Events

 
Events, in some way, are like sponsorship, but your company is the one actually putting on the event.

Events can be geared toward the community, clients, or a target market. Although you can meet a corporate executive at an event you put on, events can also be great for networking and getting referrals. The clients and potential clients you talk to at an event can direct you to the corporate executives you are looking for.

Client appreciation events are also a good way to ask your clients to bring corporate executives to your events.

How financial advisors should present their businesses to corporate executives

If you get a chance to meet a corporate executive, or even better, have a formal meeting with one, you need to apply four important Ps.

Positive

 
First, before you do anything, you need to have a positive attitude. If you don’t think you or your company can get an account, then you won’t. You need to believe in yourself, your company, and the service you provide. You need to have the confidence to know you can meet a corporate executive’s needs.

If you have a positive attitude, it will come through. If you don’t have a positive attitude, that will come through too.

Professional

 
When approaching a corporate executive, you need to be professional. Everything about you should be polished and give the impression of someone who is established and knowledgeable.

Professionalism applies to all points of contact. It applies to how you dress, how you speak, what your website looks like, how you write emails, how your receptionist answers the phone, what your office looks like, what your business cards look like, and everything else. It really is a mindset.

Corporate executives will expect their financial advisor to portray the same professionalism that they portray. If you don’t, you won’t get their business.

Prepared

 
When you interact with a corporate executive, you need to be prepared.

You need to have an elevator speech prepared for when you encounter them at the events and so forth mentioned above.

You need to have your presentation and presentation materials prepared before you go to a meeting. You need to make sure you have everything, it is correct, and that anything you will show them electronically, functions properly.

You also need to research the company and the executive. You need to know about the business and the person.

Presence

 
When you meet or present to a corporate executive, you need to have the right presence. This goes along with being positive and professional, but takes things a step further.

You should come across as someone important, as being at the same level as the executive, and as knowledgeable and sophisticated. You need to be confident.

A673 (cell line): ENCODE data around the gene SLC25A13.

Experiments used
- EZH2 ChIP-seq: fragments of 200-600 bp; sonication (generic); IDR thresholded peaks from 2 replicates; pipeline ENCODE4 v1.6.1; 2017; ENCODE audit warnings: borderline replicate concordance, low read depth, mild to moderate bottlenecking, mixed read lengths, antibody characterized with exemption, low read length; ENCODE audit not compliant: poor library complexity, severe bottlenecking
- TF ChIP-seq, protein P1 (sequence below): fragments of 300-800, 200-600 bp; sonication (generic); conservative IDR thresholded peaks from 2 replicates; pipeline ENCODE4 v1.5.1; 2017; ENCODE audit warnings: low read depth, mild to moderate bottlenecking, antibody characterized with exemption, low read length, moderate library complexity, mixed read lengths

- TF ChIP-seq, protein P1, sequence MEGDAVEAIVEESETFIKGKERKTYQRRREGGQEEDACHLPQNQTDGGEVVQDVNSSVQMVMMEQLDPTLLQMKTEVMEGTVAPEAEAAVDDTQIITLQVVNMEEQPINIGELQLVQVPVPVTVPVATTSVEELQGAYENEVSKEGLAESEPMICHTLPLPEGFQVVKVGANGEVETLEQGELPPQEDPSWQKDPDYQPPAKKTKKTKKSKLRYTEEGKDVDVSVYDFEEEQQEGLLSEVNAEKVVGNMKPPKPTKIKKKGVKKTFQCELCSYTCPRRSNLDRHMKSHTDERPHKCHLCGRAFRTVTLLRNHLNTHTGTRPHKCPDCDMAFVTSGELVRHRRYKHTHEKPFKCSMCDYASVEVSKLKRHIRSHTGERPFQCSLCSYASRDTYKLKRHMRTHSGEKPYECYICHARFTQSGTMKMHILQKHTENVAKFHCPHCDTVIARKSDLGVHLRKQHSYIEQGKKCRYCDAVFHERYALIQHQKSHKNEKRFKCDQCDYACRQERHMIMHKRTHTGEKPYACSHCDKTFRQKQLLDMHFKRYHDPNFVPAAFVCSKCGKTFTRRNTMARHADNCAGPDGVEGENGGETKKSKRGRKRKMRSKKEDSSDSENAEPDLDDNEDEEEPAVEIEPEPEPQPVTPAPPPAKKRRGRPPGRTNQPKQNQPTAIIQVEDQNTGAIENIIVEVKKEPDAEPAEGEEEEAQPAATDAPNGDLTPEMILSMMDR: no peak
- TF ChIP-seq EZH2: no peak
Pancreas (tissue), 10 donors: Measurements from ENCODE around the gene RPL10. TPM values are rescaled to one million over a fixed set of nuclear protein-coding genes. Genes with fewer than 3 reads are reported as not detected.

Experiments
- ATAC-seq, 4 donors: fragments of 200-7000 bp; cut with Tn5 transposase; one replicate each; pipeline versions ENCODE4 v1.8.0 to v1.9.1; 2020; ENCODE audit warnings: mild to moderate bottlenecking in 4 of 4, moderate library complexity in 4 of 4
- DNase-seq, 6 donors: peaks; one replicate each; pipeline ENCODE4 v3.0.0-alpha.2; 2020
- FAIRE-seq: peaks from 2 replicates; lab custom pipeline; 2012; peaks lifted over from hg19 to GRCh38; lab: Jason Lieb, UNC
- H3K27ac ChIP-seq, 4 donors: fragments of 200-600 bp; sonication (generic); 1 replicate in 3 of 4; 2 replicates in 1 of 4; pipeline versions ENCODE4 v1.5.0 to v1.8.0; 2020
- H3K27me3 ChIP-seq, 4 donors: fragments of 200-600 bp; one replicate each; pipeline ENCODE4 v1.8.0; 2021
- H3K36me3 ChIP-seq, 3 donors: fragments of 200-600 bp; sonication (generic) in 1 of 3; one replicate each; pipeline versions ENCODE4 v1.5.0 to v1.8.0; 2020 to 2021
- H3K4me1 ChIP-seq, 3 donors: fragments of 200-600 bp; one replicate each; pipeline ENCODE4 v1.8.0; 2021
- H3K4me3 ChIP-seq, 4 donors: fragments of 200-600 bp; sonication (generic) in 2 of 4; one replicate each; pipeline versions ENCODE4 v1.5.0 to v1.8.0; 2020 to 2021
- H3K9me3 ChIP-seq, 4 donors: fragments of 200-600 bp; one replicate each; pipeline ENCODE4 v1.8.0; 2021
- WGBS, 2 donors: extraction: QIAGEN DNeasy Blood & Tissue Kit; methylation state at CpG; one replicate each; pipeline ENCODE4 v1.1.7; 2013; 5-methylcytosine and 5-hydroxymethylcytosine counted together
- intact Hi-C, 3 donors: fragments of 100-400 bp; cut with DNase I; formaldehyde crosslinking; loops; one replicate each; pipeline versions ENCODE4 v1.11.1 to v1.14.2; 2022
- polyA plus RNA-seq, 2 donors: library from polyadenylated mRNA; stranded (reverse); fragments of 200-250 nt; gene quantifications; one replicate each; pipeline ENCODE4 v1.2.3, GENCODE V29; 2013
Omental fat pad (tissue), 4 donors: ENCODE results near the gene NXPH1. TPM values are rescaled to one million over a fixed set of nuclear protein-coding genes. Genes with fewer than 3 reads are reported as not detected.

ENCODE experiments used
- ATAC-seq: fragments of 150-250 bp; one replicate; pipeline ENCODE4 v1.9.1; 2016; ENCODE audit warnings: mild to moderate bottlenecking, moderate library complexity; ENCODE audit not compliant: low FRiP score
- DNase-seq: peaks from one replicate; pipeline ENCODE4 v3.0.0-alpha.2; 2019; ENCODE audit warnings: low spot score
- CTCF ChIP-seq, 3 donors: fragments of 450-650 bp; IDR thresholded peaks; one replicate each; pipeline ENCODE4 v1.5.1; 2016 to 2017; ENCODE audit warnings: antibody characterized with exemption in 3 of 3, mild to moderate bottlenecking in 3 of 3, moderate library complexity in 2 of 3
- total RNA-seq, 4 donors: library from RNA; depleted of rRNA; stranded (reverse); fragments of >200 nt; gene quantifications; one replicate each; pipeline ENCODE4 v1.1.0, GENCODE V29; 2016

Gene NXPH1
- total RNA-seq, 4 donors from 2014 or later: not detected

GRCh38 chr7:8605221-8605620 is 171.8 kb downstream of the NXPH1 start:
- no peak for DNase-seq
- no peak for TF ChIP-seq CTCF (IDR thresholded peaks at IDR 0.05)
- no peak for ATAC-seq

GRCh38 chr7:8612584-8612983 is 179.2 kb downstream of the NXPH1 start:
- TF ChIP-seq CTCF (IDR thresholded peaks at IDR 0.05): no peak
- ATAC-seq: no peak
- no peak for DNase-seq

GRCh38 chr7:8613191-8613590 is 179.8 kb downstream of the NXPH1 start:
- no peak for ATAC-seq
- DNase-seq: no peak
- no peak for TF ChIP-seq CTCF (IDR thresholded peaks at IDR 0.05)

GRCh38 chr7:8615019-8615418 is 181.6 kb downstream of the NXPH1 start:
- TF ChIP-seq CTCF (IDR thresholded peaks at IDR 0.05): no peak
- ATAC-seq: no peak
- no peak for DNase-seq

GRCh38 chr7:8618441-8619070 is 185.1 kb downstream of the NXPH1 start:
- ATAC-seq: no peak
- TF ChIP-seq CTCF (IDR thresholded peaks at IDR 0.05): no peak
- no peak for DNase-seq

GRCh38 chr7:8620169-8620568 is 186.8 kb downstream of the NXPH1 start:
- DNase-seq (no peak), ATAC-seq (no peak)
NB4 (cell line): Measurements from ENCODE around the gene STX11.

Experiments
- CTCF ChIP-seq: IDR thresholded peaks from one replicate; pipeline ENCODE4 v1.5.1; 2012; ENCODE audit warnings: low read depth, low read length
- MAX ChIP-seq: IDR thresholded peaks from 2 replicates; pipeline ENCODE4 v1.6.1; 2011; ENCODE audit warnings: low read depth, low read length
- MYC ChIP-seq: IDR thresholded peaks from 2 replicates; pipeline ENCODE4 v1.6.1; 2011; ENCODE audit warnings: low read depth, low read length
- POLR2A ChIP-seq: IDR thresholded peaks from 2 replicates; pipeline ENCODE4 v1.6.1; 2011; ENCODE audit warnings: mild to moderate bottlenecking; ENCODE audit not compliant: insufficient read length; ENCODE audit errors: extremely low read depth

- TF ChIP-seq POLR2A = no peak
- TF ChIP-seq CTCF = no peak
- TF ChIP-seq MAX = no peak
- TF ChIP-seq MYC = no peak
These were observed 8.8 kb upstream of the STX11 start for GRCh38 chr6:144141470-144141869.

How a financial advisor should provide service to a corporate executive

When you get a corporate executive as a client, you need to make sure you keep them as a client. To do this, you have to provide them with three things.

Exceptional service

 
Although we all know the importance of providing good customer service, for a high level, high net worth client like a corporate executive, you need to take it to the next level. For what they are investing and paying, they will expect it.

Although many things are important to providing exceptional service, two you should focus on are responding to a corporate executive client in a timely manner and being flexible.

When a corporate executive client asks a question or voices a concern, it is necessary to address it right away. The longer you keep them waiting, the less they are going to value your service.

Since corporate executives have variable schedules, you need to be flexible to meet their needs. This might mean meeting them at their office or home. It could mean meeting with them in the evenings. To serve these clients to their expectations, you may have to be flexible and be able to provide them service when and where they need it.

Information and options

 
Because corporate executives have financial knowledge and potentially a high net worth, you need to be able to provide them information about financial products and services that other clients might not be able to understand or have the ability to invest in.

Additionally, you should provide them with a variety of options to meet their needs. A corporate executive could have a complex financial life as well as a variety of financial goals. To provide them service for this, you need to provide them with options regarding the services and products you offer.